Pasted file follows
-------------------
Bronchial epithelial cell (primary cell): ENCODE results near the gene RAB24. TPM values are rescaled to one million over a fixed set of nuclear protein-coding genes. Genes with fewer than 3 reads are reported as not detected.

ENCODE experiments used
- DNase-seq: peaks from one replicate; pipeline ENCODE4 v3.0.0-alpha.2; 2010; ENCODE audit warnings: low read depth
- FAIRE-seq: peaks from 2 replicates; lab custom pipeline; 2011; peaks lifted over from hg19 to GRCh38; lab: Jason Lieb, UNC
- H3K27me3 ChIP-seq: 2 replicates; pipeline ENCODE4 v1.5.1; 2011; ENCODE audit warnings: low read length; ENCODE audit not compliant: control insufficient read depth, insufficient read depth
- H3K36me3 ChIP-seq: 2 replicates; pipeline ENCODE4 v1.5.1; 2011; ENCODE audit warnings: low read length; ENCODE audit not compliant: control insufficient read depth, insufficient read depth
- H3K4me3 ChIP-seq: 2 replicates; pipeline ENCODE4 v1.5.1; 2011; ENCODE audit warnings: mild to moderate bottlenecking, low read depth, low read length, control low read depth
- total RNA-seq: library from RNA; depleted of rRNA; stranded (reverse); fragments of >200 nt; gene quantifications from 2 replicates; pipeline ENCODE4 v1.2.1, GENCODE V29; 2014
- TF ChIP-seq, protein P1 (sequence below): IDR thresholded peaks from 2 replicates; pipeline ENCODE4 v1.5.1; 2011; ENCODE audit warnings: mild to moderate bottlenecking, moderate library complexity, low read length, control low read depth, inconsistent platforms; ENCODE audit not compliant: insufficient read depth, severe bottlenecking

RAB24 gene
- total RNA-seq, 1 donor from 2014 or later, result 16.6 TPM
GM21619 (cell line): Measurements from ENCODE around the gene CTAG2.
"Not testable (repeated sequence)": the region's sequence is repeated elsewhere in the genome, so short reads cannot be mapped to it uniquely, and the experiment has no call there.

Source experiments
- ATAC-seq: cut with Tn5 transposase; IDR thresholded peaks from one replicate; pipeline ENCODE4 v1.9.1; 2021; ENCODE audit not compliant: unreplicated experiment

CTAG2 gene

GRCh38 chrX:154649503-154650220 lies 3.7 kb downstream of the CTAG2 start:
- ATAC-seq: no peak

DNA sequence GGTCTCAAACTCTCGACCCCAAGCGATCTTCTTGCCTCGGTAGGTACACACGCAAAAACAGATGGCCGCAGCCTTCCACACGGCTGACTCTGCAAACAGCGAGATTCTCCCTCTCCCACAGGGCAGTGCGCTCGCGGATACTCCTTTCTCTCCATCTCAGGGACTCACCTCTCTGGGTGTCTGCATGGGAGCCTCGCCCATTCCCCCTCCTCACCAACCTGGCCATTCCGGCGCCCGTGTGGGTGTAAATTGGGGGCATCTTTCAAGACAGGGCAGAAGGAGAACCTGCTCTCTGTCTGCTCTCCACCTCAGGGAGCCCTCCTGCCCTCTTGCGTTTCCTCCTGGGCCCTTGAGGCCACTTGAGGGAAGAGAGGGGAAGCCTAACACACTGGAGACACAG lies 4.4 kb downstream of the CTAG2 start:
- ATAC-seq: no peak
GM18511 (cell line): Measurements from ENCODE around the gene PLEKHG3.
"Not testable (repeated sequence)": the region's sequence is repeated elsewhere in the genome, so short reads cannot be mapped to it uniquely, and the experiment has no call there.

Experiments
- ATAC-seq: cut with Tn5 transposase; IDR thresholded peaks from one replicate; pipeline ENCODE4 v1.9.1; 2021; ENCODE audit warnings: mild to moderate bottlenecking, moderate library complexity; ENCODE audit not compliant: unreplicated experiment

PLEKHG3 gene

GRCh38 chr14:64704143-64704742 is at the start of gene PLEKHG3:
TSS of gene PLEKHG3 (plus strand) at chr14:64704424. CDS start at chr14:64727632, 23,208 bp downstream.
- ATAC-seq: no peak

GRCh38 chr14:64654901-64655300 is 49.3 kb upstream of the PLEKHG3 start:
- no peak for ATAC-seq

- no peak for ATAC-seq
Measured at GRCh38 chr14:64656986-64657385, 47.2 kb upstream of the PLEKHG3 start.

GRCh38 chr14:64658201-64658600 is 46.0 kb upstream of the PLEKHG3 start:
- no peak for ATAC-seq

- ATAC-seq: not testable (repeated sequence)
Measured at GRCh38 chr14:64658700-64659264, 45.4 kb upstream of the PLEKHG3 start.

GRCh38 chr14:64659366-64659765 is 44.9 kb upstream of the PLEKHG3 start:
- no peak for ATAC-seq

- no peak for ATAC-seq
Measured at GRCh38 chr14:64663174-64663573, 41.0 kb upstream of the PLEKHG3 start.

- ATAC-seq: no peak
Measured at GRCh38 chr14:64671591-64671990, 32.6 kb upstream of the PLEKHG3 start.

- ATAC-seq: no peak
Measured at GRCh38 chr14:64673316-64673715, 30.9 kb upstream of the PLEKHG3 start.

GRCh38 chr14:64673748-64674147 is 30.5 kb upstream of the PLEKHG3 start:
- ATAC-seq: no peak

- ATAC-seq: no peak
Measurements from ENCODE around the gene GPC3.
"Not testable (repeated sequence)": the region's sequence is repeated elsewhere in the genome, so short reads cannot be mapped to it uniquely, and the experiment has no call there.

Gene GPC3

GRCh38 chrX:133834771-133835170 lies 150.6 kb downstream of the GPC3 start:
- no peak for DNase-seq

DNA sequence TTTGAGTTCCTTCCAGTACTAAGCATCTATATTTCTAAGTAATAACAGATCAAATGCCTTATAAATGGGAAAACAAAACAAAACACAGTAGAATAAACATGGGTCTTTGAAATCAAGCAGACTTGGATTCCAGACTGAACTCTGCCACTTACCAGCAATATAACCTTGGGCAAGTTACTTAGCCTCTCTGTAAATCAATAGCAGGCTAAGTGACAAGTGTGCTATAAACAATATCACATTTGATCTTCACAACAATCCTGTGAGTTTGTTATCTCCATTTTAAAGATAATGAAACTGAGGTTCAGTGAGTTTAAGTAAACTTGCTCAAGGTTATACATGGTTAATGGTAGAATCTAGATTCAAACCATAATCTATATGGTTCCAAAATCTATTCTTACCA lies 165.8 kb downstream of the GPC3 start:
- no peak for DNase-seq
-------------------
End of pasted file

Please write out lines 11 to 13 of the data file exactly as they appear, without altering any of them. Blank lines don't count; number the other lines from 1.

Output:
- total RNA-seq, 1 donor from 2014 or later, result 16.6 TPM
GM21619 (cell line): Measurements from ENCODE around the gene CTAG2.
"Not testable (repeated sequence)": the region's sequence is repeated elsewhere in the genome, so short reads cannot be mapped to it uniquely, and the experiment has no call there.